YOU'RE sitting in the cinema watching a Soppy Movie with subtitles about 17-year-old Spanish Estrellita, who is in love with a French medical student, Jean-Francois. It's been on a while. As you sink into this frantically kitsch tale, a man in the audience stands up and shouts abuse at the screen. Then a red-haired woman in a suit accuses her neighbour of trying to touch her up. Then some football hooligans heckle and honk horns. The ushers run up and down the aisle flashing torches.

Back on screen the love story has become a film within a film. We are watching a story about the people who make the soppy movie. The backstage events on the screen compete with the off-stage events in the cinema. A fight breaks out in the aisles. The characters in the movie are aware of the people in the cinema. They face out and ask them to shut up. The racket continues. The actors from the movie walk through the screen and on to the stage. They argue with members of the audience. Members of the audience walk on to the stage, through the screen and into the movie. They do. They really do. Woody Allen, eat your heart out.

Blinded by Love is an ingenious comedy about film and theatre. It premiered in Barcelona (as Cegada de Amor) in 1994 and has been a smash hit all round Spain. The most daringly successful fusion of film with theatre, it switches with breathtaking zaniness between at least four levels of reality. By the end, genuine members of the audience - as opposed to the "plants" who had disrupted the film earlier, join a fully costumed religious procession that takes place half on stage and half on screen.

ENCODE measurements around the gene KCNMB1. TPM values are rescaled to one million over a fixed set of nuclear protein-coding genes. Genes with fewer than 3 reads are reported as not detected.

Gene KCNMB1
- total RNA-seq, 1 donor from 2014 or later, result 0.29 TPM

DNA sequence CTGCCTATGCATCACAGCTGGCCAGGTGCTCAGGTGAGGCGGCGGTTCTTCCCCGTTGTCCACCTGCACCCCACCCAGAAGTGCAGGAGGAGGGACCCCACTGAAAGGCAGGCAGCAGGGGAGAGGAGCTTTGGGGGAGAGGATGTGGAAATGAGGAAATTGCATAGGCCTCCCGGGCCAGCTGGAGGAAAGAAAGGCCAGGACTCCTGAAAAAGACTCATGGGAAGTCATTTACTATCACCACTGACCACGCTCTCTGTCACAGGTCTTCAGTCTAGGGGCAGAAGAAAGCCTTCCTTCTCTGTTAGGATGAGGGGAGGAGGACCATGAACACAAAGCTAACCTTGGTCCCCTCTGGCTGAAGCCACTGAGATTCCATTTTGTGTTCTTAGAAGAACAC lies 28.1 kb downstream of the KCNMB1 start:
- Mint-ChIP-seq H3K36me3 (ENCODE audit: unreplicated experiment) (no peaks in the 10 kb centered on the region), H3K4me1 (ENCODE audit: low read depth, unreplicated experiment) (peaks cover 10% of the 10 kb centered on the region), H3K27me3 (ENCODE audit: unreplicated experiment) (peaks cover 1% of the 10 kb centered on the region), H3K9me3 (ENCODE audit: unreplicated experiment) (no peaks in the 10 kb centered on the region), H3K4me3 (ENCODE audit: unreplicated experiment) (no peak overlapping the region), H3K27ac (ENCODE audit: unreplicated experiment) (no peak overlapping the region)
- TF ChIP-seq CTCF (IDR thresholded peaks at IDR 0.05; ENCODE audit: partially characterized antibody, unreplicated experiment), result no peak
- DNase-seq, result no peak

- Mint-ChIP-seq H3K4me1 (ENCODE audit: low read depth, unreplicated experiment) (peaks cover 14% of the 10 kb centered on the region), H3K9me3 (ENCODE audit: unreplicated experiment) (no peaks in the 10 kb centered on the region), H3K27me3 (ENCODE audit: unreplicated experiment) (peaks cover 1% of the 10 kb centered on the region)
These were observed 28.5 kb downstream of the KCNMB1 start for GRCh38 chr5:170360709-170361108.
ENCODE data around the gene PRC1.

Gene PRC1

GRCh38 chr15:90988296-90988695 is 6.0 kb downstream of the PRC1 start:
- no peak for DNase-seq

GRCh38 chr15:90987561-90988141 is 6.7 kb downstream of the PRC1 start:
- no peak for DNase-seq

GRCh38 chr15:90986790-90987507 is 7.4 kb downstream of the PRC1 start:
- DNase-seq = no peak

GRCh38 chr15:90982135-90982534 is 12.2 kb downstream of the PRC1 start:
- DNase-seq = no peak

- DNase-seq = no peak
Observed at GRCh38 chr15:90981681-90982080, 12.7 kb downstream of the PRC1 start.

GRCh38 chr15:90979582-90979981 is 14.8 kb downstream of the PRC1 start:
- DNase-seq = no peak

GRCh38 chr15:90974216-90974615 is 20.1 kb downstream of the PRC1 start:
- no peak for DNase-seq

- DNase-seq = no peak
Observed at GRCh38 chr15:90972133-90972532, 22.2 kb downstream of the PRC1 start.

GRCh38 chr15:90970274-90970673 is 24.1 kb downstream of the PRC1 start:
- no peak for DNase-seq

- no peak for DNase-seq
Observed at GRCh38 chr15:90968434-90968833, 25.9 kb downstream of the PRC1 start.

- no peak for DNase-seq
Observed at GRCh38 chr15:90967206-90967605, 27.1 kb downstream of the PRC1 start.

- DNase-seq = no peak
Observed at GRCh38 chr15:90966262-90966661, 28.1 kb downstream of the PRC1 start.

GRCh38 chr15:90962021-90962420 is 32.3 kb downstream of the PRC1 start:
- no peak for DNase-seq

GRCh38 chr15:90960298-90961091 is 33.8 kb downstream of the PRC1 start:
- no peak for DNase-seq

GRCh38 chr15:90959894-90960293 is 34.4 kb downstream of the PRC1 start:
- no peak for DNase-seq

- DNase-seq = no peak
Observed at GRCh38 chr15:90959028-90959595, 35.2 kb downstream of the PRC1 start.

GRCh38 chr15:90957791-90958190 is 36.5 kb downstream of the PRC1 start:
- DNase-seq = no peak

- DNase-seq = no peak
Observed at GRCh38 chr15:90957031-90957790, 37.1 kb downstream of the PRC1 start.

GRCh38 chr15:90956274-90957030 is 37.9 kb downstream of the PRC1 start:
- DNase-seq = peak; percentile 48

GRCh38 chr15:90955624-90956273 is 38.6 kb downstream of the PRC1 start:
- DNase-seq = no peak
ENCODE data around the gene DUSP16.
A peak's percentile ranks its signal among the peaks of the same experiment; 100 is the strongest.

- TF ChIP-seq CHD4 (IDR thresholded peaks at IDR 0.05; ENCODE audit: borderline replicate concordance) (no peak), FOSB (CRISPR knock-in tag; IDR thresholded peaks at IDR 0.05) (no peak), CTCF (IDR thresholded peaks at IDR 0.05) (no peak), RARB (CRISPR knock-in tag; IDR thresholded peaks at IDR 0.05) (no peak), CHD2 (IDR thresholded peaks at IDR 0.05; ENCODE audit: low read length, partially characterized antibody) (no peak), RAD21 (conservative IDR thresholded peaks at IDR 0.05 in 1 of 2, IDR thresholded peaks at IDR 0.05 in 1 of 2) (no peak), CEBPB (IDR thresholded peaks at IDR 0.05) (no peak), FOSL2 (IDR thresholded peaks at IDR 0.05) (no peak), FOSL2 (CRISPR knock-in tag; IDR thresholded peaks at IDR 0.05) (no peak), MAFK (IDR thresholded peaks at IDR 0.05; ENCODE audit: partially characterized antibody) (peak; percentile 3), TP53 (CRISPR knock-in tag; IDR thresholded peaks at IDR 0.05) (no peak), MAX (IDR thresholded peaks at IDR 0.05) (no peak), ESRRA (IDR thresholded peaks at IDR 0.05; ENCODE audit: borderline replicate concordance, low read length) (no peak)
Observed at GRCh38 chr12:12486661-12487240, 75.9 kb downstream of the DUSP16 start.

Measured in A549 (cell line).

The company La Cubana started out in the 1980s as an amateur group doing open-air performances, happenings, and mixing real people with fictional characters. The writer and director Jordi Milan takes on the whole subject of what-is-truth, what-is-reality with an anarchic zest that jumbles up Fifties advertising, soap opera, panto and Pirandello. The manic disruptiveness disguises enormous discipline. While the correlation between what the actors do on stage and what they do in the movie is so exact, you wonder what happens to this show when one of the cast gets a stomach bug.

You wouldn't expect a French director/designer making his English language debut with a Shakespeare to root his production so rigorously and insistently in the text. But that is what Stephane Braunschweig does with his new Measure for Measure. A projection of Masaccio's Adam and Eve Banished from Paradise appears on the set: the characters engaged in the play's fiercely argued moral debates come across with the poise and dignity of figures in frescoes.

Braunschweig's Vienna is a grim, imprisoning world of metal staircases and semi- circular black walls that slide round (pushed with sisyphean patience by the cast) to a cacophonous industrial soundtrack. Except for these ominous scene changes, the actors are in charge. When Isabella, played with determinedly cool earnestness by Lise Stephenson, pleads with the watchful, thin-lipped Angelo (excellent Paul Brennen) for the life of her brother, they follow the shifts in the argument with the precision of chess masters. We feel they know the full weight of what they are saying. The sobriety is - in its own way - intoxicating. Later, when Stephenson threatens to expose him, Brennen stands high up on the staircase, his eyes and half his face in shadow, and asks with the cool levelness of a marksman: "But who will believe you?" Braunschweig's spare and uncluttered accuracy gives each side its full measure.

'Blinded by Love': Int'l Conference Ctr (0131 473 2000) to 23 Aug; 'Measure for Measure': Royal Lyceum (0131 473 2000) to 26 Aug.

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